How a podcast helped a cold murder case
The mystery disappearance of Lynette Dawson in January 1982 has been brought back into the public eye following the release of the Teacher’s Pet podcast. The podcast was created by journalist Hedley Thomas and published by the Australian newspaper earlier this year.
Lynette went missing in January 1982, but her husband, Chris Dawson, did not report her missing until some six weeks later, in February. Mr Dawson did, however, invite their children’s babysitter, schoolgirl Joanne Curtis, to live with him and his kids in his family home just a couple of days after Lynette vanished.
To add yet another twist to the story, Mr Dawson was Ms Curtis’ school PE teacher at the time and had been having an affair with her for about one year at the time of Lynette’s disappearance. When Lynette went missing, Ms Curtis became almost like a step-mother to the Dawson’s children and Mr Dawson and Joanne Curtis married in 1984. They later had a daughter together.
In 1990, Mr Dawson and Ms Curtis divorced and Ms Curtis went on to report Mr Dawson to the police. She has told police and friends that she became fearful for her life due to the violence she allegedly endured during her relationship with Mr Dawson.
The police conducted a limited search of the Dawson’s family home in 2000 and found Lynette’s cardigan which had marks on it that the crime scene officer described as stab wounds.
There was a coronial inquest into Lynette’s disappearance in 2001 that recommended a ‘known person’ be charged, but no witnesses were called to give evidence. There was a second inquest in 2003, after which witnesses were called and it was recommended that a ‘known person’ be charged with murder, but no charges were laid. The ‘known person’ referred to in the recommendations has since been identified as Chris Dawson.
In 2010 the police announced a $100,000 reward for information that could lead to a conviction and in 2014 that reward was increased to $200,000, however no information was brought forward.
Then, in 2018, the Teacher’s Pet podcast was released and the case was brought back into the limelight. In July 2018 the NSW Police Commissioner Mick Fuller admitted that the police ‘dropped the ball’ during their investigation in the 1980’s. In September the police dug up the backyard of the Dawson’s family home but did not find anything.
The Teacher’s Pet podcast has been downloaded more than 28 million times and has received widespread attention from the public and the media. Mr Dawson was arrested on 5 December 2018, arguably as a result of podcast’s popularity and the public’s subsequent outrage at the lack of investigation when Lynette disappeared. Also, the podcast resulted in witnesses coming forward to provide further evidence.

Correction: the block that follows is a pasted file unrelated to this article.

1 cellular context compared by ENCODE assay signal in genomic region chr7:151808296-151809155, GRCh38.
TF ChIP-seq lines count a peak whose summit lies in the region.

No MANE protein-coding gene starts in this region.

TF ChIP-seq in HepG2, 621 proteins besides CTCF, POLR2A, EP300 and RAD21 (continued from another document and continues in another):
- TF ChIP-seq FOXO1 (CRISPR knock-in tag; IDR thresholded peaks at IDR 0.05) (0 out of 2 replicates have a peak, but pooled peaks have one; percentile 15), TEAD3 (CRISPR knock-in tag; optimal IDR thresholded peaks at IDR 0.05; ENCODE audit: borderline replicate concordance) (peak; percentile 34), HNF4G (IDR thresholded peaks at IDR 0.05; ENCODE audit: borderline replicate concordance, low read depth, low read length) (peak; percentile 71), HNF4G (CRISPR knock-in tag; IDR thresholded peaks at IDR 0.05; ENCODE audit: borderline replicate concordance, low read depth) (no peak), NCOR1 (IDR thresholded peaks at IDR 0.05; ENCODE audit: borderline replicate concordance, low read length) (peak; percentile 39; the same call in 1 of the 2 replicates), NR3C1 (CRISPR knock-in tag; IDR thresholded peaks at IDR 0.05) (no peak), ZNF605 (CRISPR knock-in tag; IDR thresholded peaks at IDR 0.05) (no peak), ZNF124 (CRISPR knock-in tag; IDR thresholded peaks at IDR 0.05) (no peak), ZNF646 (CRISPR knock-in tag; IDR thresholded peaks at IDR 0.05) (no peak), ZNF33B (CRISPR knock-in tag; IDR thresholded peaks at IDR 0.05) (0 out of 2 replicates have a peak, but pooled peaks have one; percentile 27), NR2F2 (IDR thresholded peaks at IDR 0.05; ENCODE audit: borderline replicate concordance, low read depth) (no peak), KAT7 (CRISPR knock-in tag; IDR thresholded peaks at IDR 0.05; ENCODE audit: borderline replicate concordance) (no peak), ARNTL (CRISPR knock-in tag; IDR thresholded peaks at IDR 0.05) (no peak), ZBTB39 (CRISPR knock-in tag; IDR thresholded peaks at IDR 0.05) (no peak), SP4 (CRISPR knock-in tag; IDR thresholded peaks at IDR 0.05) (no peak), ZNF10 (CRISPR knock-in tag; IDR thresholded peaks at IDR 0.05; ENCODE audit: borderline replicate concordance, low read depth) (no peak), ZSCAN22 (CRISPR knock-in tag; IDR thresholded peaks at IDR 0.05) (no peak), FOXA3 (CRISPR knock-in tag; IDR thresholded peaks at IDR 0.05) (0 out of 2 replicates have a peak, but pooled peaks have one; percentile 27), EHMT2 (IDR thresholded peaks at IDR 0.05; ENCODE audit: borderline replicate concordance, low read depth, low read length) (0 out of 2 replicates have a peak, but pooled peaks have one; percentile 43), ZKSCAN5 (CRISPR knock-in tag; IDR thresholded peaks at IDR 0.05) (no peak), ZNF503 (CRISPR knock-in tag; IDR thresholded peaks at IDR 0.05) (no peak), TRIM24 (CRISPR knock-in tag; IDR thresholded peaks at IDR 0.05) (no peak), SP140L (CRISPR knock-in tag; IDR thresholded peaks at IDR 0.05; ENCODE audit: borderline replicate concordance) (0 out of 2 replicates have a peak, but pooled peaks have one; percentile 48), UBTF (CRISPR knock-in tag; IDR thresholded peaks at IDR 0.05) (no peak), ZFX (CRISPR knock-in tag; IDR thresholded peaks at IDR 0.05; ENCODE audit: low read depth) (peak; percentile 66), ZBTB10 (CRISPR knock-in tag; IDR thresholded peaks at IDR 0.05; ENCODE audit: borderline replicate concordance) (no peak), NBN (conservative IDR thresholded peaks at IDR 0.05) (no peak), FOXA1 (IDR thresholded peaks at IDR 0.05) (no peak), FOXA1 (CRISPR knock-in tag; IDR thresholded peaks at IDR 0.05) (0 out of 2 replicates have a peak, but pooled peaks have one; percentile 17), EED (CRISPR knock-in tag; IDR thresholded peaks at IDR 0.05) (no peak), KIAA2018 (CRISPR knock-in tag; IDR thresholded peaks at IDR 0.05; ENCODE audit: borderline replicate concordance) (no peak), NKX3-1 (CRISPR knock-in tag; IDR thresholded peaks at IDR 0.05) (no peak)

University of Technology Sydney Law Professor Thalia Anthony told the ABC that he sees “true-crime podcasts as a platform for more of an in-depth look at the justice system”. In a time of great technological advances, the justice system needs to make adaptations to ensure it keeps up with the times. For example, parenting orders now include sections about electronic communications with the child, rather than merely discussing custody. Similarly, when mobile phones were invented, new laws needed to be created to prevent people using their mobile phones whilst driving.
Podcasts are another technological advance that the justice system potentially needs to account for. Former Detective Ron Iddles told the ABC that “when a podcast gets 3 million downloads that is a new initiative that needs to be seriously looked at as a way of solving unsolved cases.”
Although there are undoubtedly benefits of investigative journalists delving deeper into unsolved crimes, there are some disadvantages that we need to be aware of, too. For instance, giving a large amount of publicity to a case can potentially increase the risk of a biased jury and of media outlets defaming suspects. NSW Law Society councilor Thomas Sophr has also raised the concern that podcasts tend to focus on an ‘ideal victim’ and on information that fits well with the story that the series is trying to tell.
No matter what your take is on true-crime podcasts or on the mystery disappearance of Lynette Dawson in 1982, you can probably agree that it’s quite incredible that a podcast could create so much traction that it (arguably) sparked a new investigation into a crime that happened almost 37 years ago. Stay tuned for more updates as the Dawson case evolves.
About the authors:
This article has been co-authored by Chelsea McNeill and Steven Brown at Lynn & Brown Lawyers. Chelsea is in her third year of studying Law at Murdoch University. Steven is a Perth lawyer and director, and has over 20 years’ experience in legal practice and practices in commercial law, dispute resolution and estate planning.